I have to say that this is not an emotion I share. Both the DP and all of us in it did what we could to oppose apartheid. Helen Suzman did what she could. Van Zyl Slabbert did all that he could. Colin Eglin did all he could. I did what I could with what I had from where I was standing. I can’t see why we should feel guilt. Or that it would do us any good if we did. Of course one feels compassion for those who have suffered under apartheid. Of course we are glad that it’s gone and we want to redress the historic injustices created.

But guilt is a useless emotion if it simply makes you do things which are actually not for the sake of today but for the sake of things which happened a long time ago over which you had no control and which you opposed at the time. But guilt in the old South Africa is closely linked to the whole issue of "baasskap", as in "domination" and "dank die baas" in its crude, ugly, even brutal form. We had much "baasskap" in the dark days of apartheid.

But I am afraid that some people in our society today have also adopted a deference, a bowing and scraping to a new form of "baasskap". They are scared of the ANC "baas". They can see how rough it is, they can see how authoritarian it is and they can see how hegemonic it wishes to be. They can see what happens to people who step out of line. They can see how they get targeted, demonised and victimised, how their legitimacy is attacked. They can see the ANC’s ambition to control everything. They can see what happens to people high up in the ANC who step out of line – people like Bantu Holomisa, Pallo Jordan, Cyril Ramaphosa, Terror Lekota or Mathews Phosa. They can see all this and they are scared.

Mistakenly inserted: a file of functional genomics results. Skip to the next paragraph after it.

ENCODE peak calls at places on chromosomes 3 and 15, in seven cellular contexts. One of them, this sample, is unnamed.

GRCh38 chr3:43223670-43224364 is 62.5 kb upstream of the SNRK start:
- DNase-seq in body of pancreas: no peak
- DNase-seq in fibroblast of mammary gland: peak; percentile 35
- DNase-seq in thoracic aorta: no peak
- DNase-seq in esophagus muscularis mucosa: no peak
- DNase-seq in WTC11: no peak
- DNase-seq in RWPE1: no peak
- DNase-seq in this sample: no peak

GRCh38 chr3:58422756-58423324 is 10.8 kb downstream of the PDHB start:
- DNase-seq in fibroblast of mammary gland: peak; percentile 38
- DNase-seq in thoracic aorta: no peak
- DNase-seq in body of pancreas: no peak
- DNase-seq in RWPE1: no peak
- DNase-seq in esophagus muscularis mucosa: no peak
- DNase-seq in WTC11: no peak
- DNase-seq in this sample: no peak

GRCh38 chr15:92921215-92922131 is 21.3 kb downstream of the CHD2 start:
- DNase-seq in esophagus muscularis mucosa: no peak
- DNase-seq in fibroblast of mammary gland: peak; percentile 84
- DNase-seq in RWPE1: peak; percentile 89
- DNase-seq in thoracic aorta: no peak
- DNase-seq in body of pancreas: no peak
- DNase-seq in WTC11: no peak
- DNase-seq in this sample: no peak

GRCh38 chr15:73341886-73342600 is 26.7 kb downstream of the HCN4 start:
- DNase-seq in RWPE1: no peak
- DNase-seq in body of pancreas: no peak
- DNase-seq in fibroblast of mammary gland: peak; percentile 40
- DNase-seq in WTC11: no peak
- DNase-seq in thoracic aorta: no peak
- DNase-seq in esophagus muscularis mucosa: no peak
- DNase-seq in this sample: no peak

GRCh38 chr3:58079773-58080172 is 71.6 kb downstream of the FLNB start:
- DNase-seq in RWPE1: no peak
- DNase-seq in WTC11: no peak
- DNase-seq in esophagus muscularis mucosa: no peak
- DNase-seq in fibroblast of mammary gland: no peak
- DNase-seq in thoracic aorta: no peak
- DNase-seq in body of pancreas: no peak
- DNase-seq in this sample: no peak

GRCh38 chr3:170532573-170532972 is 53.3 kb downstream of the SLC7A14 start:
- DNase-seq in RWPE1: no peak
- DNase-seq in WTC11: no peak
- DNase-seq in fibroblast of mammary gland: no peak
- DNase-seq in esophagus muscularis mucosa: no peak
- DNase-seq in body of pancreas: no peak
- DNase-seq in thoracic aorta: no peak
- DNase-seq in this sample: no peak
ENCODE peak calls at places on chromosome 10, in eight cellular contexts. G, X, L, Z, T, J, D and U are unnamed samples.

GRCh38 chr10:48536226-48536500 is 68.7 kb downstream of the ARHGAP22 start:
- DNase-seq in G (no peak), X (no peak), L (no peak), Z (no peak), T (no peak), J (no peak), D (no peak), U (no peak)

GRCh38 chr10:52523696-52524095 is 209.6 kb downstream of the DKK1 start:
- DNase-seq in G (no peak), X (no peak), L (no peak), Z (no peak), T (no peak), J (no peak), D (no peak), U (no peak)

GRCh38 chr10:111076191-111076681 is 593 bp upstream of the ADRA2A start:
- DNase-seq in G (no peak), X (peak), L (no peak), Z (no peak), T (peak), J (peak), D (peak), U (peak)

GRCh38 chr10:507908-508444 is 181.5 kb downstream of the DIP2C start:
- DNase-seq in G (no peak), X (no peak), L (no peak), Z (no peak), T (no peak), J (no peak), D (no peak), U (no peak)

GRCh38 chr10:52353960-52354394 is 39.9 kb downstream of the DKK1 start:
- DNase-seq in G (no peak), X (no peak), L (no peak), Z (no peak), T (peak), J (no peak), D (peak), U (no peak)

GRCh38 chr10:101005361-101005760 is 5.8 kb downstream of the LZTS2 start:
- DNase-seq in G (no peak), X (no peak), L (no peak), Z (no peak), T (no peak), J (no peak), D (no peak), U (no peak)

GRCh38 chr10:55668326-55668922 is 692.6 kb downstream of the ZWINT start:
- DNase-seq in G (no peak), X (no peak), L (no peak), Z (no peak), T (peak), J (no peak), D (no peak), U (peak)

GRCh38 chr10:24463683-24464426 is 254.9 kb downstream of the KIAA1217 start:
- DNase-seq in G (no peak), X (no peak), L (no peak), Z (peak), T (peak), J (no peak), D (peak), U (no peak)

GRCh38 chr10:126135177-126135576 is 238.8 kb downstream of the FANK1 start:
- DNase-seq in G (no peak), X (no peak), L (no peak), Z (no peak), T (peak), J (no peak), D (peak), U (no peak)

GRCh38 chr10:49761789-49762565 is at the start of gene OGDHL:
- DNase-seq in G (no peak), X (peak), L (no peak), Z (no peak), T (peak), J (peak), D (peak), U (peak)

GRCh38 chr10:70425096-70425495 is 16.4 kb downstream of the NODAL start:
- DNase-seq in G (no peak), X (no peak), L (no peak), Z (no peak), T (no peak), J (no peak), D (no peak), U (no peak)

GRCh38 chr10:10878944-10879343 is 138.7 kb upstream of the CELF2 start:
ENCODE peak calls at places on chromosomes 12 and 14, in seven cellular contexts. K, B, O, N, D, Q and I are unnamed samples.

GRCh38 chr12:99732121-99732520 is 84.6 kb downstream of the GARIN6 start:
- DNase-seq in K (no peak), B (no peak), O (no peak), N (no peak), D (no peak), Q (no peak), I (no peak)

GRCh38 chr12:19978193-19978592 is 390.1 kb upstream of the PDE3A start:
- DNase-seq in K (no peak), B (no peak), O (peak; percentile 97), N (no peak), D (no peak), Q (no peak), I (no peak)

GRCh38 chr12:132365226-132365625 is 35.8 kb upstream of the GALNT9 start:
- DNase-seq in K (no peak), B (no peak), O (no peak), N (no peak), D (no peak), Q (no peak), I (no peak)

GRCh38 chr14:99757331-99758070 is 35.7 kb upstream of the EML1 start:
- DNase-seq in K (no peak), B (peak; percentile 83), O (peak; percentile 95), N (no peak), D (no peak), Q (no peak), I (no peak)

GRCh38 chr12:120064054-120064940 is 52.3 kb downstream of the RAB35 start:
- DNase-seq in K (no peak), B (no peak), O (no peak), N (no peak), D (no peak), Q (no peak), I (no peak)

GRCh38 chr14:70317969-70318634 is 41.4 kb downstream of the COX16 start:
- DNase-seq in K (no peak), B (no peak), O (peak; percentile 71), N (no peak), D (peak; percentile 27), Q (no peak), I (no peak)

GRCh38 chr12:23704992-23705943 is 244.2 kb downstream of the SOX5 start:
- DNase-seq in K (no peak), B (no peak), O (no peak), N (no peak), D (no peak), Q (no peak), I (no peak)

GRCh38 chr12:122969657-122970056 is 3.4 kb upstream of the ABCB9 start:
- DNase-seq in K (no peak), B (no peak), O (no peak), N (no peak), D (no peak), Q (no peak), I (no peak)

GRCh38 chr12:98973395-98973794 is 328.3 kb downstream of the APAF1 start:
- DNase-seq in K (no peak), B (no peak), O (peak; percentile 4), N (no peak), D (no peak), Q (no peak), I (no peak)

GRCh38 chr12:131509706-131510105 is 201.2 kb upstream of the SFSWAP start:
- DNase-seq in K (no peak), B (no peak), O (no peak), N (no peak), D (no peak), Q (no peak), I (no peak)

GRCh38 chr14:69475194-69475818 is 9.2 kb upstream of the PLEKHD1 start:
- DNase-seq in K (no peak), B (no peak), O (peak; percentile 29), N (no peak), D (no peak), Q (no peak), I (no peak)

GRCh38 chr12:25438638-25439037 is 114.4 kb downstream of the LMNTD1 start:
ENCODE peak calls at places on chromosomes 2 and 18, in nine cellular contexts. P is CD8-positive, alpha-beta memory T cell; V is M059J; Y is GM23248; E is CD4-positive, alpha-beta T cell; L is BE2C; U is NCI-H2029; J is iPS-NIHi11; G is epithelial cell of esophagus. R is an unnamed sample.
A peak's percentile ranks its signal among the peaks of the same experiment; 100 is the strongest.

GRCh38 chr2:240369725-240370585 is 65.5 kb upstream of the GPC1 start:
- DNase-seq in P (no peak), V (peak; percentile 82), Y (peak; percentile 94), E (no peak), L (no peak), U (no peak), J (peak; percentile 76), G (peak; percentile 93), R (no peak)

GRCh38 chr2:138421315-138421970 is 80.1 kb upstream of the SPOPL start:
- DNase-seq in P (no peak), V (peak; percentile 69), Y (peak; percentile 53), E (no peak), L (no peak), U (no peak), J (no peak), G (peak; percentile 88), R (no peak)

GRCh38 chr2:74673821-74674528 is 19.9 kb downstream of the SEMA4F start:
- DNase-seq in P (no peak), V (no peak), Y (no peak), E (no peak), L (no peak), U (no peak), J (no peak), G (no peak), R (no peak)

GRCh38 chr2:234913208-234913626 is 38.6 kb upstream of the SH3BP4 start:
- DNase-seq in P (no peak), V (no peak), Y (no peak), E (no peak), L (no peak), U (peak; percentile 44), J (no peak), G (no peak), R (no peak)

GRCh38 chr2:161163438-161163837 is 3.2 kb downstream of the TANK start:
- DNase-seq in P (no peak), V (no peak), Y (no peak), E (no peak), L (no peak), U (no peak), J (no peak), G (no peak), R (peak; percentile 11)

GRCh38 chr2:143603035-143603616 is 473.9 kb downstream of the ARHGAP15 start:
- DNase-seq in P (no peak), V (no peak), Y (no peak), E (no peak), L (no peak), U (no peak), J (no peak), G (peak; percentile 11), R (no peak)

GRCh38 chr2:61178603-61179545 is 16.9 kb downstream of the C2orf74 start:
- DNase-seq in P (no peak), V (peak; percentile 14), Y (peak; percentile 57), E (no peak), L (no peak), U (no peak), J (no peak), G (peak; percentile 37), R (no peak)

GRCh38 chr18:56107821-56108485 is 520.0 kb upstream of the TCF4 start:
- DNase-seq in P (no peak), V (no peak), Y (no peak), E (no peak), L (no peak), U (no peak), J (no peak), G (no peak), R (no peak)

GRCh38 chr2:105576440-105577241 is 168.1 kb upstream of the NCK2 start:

I take no comfort from the failure of nerve I observe in some around me. But I serve notice that we will not suffer from any such failure. I can promise you that the DP, while I am leading it, will never behave that way. We opposed "baasskap" under the old regime. We will oppose "baasskap" under this government too. We do not like deference. We do like free citizens who are independent, confident and self-assured, not cowering and dependent. Those who stand up for themselves as free individuals. That is the sort of society that we want to live in and the best way of getting that society is to behave like that yourself right now. You see, the big difference between the DP and ANC is this: the ANC thinks poor people also wish to be dependent people, thankful for a few crumbs of comfort delivered by the State. The DP does not regard people living in poverty, as stupid people – simply poor people who need and want ladders to lift them out of poverty.

We want the DP to do well in this election and not just because a stronger Opposition can speak up for you more loudly and effectively. We want to do really well because the very sight of such an Opposition will give people more courage. We want our victory to be felt by all our voters. We want them to feel, as our posters say, "You Have the Power". Because that is the best way for all of us to build the sort of society we want. A society, indeed a South Africa composed of free, equal, confident citizens. Show some courage, don’t accept the "Baasskap" of the ANC. Stand up and be counted. In a word, fight back.

Issued by the Democratic Party, 24 May 1999